Category Archives: Teacher Tips
On Friday, the opening writing activity (OWA) asked my students to think back on their first month (3 weeks really) of school and set some goals for the trimester and the year. It also asked them to write down some steps for achieving those goals.
On Saturday morning, a colleague and I presented at NJCTE. The theme of the fall conference was writing, and our topic was building a writing life and strengthening your teaching. The presentation explored five revisions teachers can make to improve writing instruction in their classrooms, one of which was actually writing—not the students but the teacher. We asked participants to interrogate their writer identity. As I presented my writer identity, one of my statements was I am a writer who gets cranky when they don’t write.
The dagaz rune is the rune given to Magnus on his room key at the Hotel Valhalla. It symbolizes new beginnings. I think this is a fitting way to start this post since this is the follow up to “My Reading Journey” post.
In August of 2007, I started a new beginning. This August I will also start a new beginning, as I add graduate instructor to my titles. 10 years after I first started classes at UPenn, I’ll return to teach a secondary ELA methods class at GSE. I’ve been back on campus since graduation, but when I returned for the instructor institute in late June, it was like returning home. It truly is a new beginning for me. From being told I wouldn’t get be accepted into the doctoral program to now being a teacher at America’s oldest university, it has been a road I only dreamed of.
This summer I’ve participated in two book study groups. During June, I had the pleasure of studying Teaching Reading with YA Literature: Complex Texts, Complex Lives by Jennifer Buehler with a group of very smart, very thoughtful educators. Starting the end of June and continuing through late August, I’m participating in the Book Love Summer Book Club. We are currently studying Disruptive Thinking: Why How We Read Matters by Kylene Beers and Bob Probst. I have the pleasure of studying with an equally smart and thoughtful group of educators. I love that the conversations have pushed my thinking. It’s caused me to reflect on my practice and the practices in the field. I’ve thought about why we do what we do in the classroom. I’ve thought about how my reading practices have shaped my teaching practices.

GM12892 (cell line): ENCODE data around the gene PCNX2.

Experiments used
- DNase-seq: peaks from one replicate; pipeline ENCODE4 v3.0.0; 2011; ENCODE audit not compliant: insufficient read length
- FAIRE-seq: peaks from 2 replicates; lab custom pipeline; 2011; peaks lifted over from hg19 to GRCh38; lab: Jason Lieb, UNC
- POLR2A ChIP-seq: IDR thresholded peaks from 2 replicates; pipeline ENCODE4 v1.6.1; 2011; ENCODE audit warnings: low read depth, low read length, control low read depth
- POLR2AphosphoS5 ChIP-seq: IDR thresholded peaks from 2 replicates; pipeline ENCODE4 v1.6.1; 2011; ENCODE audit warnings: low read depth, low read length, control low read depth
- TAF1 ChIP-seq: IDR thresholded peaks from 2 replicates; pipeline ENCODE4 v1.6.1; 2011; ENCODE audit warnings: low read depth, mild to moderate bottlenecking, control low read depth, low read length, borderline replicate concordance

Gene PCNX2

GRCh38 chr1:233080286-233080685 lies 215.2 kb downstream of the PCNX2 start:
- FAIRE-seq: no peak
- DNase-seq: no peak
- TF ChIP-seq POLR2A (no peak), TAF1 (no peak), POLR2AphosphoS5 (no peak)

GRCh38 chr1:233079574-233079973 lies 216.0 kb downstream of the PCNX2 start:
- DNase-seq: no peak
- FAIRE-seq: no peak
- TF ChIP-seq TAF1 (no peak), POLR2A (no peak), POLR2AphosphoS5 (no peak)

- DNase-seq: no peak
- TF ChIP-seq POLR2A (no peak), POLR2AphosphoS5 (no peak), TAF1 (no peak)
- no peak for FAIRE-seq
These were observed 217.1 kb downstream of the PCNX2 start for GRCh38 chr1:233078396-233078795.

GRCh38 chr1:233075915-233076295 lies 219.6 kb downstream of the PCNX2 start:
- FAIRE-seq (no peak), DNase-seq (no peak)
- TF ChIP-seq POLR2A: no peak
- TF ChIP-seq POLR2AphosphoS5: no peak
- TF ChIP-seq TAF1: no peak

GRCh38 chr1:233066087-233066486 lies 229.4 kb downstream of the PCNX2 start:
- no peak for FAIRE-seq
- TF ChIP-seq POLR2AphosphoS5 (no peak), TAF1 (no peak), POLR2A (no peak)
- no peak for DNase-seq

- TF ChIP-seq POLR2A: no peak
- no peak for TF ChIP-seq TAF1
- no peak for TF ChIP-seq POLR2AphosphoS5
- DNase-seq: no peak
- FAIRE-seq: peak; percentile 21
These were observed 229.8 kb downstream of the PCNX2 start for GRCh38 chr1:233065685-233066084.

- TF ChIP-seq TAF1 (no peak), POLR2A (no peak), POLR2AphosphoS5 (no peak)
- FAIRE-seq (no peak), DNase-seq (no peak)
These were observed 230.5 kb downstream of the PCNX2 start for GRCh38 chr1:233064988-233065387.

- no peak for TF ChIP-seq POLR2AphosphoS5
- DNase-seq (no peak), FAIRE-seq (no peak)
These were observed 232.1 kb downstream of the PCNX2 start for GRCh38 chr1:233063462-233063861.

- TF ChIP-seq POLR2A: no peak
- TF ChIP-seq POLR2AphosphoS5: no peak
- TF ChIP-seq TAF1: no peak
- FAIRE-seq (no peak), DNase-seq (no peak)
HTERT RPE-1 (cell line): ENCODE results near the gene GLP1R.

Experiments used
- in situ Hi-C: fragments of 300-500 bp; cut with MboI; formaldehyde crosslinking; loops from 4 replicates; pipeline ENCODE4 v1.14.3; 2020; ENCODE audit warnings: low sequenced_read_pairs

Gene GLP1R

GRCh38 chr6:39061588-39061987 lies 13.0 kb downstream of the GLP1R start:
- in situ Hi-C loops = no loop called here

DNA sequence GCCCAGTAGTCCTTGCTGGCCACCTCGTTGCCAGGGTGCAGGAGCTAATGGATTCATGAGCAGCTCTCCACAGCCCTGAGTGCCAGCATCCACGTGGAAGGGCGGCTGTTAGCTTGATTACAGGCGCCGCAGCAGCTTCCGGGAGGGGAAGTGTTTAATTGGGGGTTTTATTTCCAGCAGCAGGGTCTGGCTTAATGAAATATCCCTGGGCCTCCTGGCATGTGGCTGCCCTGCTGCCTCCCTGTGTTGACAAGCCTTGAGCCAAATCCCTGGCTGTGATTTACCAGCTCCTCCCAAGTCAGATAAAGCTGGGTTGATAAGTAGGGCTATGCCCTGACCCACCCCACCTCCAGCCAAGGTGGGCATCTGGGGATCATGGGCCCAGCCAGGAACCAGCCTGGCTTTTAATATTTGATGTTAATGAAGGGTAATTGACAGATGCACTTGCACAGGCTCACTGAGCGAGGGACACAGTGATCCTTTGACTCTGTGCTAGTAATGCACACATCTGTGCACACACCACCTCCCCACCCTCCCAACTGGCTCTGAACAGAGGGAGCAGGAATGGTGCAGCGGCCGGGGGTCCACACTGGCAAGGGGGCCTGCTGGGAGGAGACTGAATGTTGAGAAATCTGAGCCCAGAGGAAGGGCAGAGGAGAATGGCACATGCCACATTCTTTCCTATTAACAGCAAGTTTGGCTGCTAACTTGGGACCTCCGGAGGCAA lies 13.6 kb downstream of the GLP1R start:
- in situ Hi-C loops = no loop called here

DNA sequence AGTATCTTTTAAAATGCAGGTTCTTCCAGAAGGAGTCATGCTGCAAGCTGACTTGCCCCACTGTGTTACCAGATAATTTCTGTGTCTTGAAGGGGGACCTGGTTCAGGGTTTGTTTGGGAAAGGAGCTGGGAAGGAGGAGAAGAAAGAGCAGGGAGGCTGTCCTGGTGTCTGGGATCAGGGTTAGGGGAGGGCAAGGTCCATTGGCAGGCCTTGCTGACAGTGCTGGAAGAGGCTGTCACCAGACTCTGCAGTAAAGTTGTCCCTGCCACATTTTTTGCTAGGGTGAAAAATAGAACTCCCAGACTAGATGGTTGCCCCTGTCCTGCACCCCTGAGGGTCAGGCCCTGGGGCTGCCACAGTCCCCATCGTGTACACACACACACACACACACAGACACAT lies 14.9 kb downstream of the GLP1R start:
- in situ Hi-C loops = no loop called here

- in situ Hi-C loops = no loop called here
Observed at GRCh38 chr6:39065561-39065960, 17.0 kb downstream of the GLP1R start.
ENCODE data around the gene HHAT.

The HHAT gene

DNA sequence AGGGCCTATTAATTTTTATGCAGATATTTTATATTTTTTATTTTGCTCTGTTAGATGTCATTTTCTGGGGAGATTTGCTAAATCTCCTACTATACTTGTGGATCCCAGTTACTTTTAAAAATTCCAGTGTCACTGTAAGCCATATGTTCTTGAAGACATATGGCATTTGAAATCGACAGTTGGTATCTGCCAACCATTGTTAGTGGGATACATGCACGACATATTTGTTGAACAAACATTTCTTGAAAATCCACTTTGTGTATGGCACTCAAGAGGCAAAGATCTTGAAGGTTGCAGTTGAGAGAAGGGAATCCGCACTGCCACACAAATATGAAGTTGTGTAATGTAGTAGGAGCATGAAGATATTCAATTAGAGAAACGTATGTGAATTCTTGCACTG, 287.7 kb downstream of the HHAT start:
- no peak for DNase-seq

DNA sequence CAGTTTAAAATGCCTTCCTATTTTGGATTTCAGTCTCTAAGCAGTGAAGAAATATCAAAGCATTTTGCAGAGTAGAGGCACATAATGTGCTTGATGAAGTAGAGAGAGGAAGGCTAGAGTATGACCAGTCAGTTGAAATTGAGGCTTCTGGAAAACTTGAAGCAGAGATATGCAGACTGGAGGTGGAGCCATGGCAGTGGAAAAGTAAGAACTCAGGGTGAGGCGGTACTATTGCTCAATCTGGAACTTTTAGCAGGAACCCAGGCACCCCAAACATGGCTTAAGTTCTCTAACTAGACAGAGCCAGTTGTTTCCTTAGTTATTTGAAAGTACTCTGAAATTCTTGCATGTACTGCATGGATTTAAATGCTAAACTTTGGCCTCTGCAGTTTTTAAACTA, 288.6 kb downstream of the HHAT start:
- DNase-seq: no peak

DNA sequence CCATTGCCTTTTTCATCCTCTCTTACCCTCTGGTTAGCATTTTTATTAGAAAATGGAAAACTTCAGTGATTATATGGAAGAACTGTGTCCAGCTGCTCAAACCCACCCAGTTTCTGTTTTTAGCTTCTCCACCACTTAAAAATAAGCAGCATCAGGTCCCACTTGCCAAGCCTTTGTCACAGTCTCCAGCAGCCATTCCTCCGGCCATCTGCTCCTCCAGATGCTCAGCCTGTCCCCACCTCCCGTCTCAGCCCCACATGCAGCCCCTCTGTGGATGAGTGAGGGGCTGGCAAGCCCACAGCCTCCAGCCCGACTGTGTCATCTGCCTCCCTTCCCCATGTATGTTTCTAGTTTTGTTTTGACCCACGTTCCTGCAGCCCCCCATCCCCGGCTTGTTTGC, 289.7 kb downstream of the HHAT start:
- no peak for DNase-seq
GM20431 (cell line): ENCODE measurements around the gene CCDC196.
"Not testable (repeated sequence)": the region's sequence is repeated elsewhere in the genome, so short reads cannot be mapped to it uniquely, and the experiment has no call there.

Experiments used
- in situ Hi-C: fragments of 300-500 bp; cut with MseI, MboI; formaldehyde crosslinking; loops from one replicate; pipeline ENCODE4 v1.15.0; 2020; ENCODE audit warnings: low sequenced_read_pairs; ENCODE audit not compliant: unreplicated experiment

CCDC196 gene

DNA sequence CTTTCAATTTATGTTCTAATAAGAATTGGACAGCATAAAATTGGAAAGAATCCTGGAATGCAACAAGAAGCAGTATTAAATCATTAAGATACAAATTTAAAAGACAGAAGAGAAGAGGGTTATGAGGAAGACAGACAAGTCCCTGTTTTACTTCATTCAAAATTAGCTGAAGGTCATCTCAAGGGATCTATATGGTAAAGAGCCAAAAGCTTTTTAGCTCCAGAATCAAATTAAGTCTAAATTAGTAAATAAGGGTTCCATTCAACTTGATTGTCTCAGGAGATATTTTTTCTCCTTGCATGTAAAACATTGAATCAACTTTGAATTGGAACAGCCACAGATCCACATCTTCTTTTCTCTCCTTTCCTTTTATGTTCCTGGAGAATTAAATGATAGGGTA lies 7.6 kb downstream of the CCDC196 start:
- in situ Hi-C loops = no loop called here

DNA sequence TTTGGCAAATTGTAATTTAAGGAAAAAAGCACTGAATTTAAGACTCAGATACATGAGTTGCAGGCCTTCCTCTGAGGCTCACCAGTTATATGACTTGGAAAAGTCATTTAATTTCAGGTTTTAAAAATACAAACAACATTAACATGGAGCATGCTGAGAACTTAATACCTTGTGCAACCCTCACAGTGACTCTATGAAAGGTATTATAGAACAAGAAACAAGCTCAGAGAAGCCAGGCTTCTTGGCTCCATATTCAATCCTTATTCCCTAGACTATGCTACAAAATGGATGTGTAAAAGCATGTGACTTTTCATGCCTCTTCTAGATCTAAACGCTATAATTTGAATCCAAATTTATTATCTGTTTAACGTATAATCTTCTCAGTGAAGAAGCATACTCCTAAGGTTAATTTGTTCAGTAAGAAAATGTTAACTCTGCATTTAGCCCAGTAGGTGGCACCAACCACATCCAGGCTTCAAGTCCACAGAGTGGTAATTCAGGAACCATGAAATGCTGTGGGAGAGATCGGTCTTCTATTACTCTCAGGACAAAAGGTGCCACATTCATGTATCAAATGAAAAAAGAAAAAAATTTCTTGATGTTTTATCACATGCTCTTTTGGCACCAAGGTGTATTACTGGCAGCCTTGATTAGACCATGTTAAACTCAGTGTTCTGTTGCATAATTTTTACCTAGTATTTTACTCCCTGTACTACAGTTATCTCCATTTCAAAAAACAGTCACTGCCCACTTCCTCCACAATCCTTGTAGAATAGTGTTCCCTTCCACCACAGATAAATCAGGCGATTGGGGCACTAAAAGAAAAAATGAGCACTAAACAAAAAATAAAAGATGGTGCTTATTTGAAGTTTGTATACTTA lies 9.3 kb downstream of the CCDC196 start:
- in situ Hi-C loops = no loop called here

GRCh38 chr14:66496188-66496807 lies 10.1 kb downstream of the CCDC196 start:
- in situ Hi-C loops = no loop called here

“If we as teachers truly want to support teens as readers, we must develop broad, deep, personalized book knowledge” (Buehler 2016 p. 73).
“Dr. Schmidt took my daughter who would only read because she had to, got to know her, figured out what she might like, and spent months going through book after book after book until she found the type of book that my daughter liked. She reads four to five books every week now and is an exceptional student because of Dr. Schmidt” (Davis, FRSD BOE Meeting 6/12/17).
“Matchmaker, Matchmaker, make me a match/find me a find/catch me a catch” (Harnick 1964).
I recently sat with some department colleagues discussing curriculum. The conversation turned to teaching shared texts and requiring independent novels. I was surprised to hear my colleagues struggled to get students to read a choice book at the same time a shared text (whole-class novel or lit circles) was being read. They were surprised to hear that my students read both. My colleagues said there was no way their kids would do both. I replied, “But mine do, so what am I doing differently?” My students were no more the avid reader than theirs. They weren’t any brighter or any more in love with ELA than theirs. We sat around a group of desks pondering that question, and no one had an answer. We threw some ideas around but really came up short.